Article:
Southern Say: Act hopes party bus will solidify support

Act New Zealand leader David Seymour speaks to a crowd of about 100 at the King’s and Queen’s...
Act New Zealand leader David Seymour speaks to a crowd of about 100 at the King’s and Queen’s Performing Arts Centre in Dunedin earlier this year. PHOTO: GERARD O’BRIEN
Act New Zealand brings its campaign bus to town this week, although whether it will transport the public is an as yet unanswered question.

Party leader David Seymour, who has been in Otago and Southland so many times in recent months he may know Edendale as well as he knows Epsom, was meant to jet south again on Thursday to speak to Dunedin businesses and also to greet the arrival in the region of Act’s latest electoral asset.

Flight difficulties meant he did not make it, but it was not for the lack of trying.

As previously traversed in Southern Say, Act racked up an astonishingly large number of votes in the deep South in the 2020 election, and it has no intention of handing them back meekly to whence they came in 2023.

However, a handicap in that endeavour has been the lack of a local MP to fly the Act flag in the region, an absence which has prompted party leadership to ponder on creative solutions to address that.

One, as noted, has been for Mr Seymour to visit as often as he can - no small commitment given he has his Epsom constituents to serve and Covid-19 alert levels, and now traffic lights, to navigate.

The second has been to establish some kind of pop-up electoral office, an idea which has since morphed into the bus - or a "mobile community office" if you would rather.

Now political parties ferrying MPs and candidates around on buses is nothing new, but they tend to only hit the road every three years, unless an election is called early or a by-election is held in a far-flung seat.

Whether or not Act’s 24/365 automotive advocate proves an effective exercise is still two years away from being found out, but for now the point remains that the party is not resting on its laurels and is trying to retain, if not grow, its thousands of southern votes.

It does Act no harm at all that the Groundswell movement, orchestrator of two recent large-scale farmer protests, has emerged since the election.

While not connected to Act - Groundswell is adamant it is apolitical, despite a host of National and Act MPs being at its rallies - the pressure group is articulating many of the same issues which served Act so well on the 2020 campaign trail.

Hence, Mr Seymour being in Gore for Groundswell’s rally a fortnight ago, atop a tractor of a non-Mt Eden persuasion.

Combined with a feisty first year for its expanded caucus in the House and a dismal year for National, Act was last week polling at record levels.

Of course, as they say, a week is a long time in politics - Act’s prospective coalition partner National had an interim leader a weekend ago and this Saturday it has the newly minted and self-proclaimed "reset" of Christopher Luxon at the helm.

Assuming this prompts a National poll bounce, Act might expect to see its buoyant ratings sink somewhat in the short term.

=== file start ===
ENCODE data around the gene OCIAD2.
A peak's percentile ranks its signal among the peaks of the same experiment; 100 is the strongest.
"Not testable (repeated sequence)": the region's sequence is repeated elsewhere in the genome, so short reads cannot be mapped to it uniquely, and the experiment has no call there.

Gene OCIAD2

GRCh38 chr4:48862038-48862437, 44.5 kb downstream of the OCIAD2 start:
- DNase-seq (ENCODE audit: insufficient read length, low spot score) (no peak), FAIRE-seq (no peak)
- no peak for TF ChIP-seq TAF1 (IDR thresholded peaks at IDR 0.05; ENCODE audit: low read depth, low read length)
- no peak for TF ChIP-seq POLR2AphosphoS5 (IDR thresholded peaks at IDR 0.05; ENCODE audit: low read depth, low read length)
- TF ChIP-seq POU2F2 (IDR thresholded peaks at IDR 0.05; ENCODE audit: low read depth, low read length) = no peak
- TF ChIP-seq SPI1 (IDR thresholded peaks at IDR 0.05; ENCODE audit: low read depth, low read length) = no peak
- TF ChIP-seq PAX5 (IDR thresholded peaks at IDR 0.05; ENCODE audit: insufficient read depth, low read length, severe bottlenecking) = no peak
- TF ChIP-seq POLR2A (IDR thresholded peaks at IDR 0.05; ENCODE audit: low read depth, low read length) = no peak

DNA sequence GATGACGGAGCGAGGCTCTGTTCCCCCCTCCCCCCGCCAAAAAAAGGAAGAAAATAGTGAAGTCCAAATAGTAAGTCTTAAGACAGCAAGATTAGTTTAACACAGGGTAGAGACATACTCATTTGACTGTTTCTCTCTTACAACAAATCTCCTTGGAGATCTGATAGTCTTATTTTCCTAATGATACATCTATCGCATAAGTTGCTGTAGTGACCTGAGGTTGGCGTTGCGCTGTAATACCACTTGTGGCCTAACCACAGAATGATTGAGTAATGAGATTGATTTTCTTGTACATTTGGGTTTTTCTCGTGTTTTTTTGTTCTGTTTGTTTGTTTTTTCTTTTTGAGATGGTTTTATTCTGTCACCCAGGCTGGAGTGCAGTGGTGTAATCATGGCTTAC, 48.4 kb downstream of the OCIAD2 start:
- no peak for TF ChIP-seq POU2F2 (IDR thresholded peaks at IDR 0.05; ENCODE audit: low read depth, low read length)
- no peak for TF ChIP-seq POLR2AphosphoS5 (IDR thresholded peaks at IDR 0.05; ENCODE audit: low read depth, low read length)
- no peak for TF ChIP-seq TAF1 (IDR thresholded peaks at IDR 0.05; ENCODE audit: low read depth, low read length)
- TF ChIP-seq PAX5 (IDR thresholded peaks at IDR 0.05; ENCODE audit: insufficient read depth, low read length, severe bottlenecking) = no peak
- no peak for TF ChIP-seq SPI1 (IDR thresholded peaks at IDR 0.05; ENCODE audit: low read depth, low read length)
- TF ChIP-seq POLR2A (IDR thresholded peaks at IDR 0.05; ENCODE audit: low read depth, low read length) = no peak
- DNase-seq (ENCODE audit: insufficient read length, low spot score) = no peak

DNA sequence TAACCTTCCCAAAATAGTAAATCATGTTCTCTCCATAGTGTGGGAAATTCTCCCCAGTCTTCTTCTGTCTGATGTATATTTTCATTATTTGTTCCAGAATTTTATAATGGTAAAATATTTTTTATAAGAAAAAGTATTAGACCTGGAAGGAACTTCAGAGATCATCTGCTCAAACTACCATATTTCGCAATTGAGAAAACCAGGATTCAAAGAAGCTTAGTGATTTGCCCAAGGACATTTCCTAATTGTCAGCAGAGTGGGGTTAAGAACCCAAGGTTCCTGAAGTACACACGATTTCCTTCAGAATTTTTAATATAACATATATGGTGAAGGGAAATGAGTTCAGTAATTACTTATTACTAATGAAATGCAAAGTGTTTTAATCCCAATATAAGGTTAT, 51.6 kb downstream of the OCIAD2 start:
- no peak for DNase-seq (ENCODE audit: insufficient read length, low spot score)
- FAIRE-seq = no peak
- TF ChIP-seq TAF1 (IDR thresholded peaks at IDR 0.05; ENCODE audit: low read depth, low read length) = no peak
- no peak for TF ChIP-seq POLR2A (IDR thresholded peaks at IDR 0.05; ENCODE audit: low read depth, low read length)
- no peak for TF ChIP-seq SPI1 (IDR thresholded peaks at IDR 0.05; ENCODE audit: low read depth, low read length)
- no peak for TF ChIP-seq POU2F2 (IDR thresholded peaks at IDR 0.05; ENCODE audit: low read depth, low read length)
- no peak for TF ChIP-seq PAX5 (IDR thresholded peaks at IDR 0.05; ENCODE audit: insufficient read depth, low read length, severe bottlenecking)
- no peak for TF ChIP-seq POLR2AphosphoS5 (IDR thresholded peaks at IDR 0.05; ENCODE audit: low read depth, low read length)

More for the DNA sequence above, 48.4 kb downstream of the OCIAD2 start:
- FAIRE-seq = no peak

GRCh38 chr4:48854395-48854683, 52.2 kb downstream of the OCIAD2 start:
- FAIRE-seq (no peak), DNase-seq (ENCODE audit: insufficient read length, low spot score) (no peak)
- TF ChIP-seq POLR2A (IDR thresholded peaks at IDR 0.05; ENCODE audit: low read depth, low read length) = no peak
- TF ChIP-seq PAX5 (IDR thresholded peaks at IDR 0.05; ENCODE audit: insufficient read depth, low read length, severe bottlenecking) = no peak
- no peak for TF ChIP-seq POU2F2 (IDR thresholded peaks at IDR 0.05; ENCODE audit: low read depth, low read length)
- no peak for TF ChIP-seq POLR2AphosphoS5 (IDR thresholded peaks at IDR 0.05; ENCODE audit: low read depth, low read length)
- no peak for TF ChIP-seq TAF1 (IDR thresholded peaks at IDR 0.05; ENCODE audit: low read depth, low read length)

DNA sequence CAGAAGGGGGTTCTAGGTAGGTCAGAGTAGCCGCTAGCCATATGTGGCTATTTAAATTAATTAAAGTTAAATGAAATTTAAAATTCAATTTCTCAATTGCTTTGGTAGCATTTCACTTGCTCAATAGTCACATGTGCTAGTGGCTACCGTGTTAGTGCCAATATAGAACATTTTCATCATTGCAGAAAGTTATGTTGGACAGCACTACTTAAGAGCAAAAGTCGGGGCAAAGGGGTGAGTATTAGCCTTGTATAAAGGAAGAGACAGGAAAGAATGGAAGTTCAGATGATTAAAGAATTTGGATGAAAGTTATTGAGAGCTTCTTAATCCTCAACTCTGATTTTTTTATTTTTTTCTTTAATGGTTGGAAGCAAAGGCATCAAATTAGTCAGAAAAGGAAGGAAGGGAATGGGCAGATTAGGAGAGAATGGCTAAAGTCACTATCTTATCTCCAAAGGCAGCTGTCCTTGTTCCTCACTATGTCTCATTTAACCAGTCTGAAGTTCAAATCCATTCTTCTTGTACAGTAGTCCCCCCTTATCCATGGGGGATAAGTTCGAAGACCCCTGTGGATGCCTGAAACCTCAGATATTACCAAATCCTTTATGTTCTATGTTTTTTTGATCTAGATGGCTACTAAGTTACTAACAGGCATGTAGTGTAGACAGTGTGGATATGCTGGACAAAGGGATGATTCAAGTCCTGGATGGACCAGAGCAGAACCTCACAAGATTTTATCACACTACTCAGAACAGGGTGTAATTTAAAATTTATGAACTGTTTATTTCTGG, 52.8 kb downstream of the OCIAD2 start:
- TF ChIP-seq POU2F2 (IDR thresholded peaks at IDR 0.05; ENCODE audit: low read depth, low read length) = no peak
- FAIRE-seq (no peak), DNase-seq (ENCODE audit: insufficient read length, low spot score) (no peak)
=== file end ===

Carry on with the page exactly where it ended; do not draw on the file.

Mr Seymour affects unconcern on where the polls might end up, arguing that Act needs to stick to its own business and leave alone the concerns of other parties and it should do just fine as a result.

It was a strategy which worked just fine in 2020, but with a deal done with National to safeguard Mr Seymour’s Epsom seat Act was on a hiding to nothing and could campaign with all guns blazing.

In 2023 Act will have something to lose - a Parliamentary base it will want to protect - and a desire for gain - it feels it can siphon centre-left votes away from Labour.

Given that, expect the effervescent Mr Seymour and the Act bus to keep clocking up the Ks in our part of the world for some time to come.

The cost of doing business

The latest quarterly release of MPs’ expenses is out, and demonstrates yet again that representing Southern constituents is not a cheap undertaking.

Most of our local MPs claimed the maximum allowance for Wellington accommodation during the July-September quarter, Invercargill MP Penny Simmonds and Dunedin Labour MPs Rachel Brooking and Dr David Clark being the exceptions.

Southland MP Joseph Mooney, who has one of the longest trips home of any MP, spent the most on air and surface travel - $8408 and $7069 respectively.

Waitaki MP Jacqui Dean and Ms Simmonds, who similarly usually need multiple planes, trains and automobiles to get home, spent $10,675 and $9502 respectively on travel.

Invercargill Labour list MP Dr Liz Craig was a comparative bargain, spending just over $2500 during the period in question.

Mainland calling... PHOTO: FACEBOOK
Mainland calling... PHOTO: FACEBOOK

Ring ring

Yes, it’s David Clark on the phone ... but it was not any old phone call.

Dr Clark was speaking to Chatham Islands Mayor Monique Croon, in what was the first official call to the island’s new mobile phone network.

It has been a big couple of weeks for Rekohu in the capital, the network opening following soon after Parliament passing the Moriori Claims Settlement Act.

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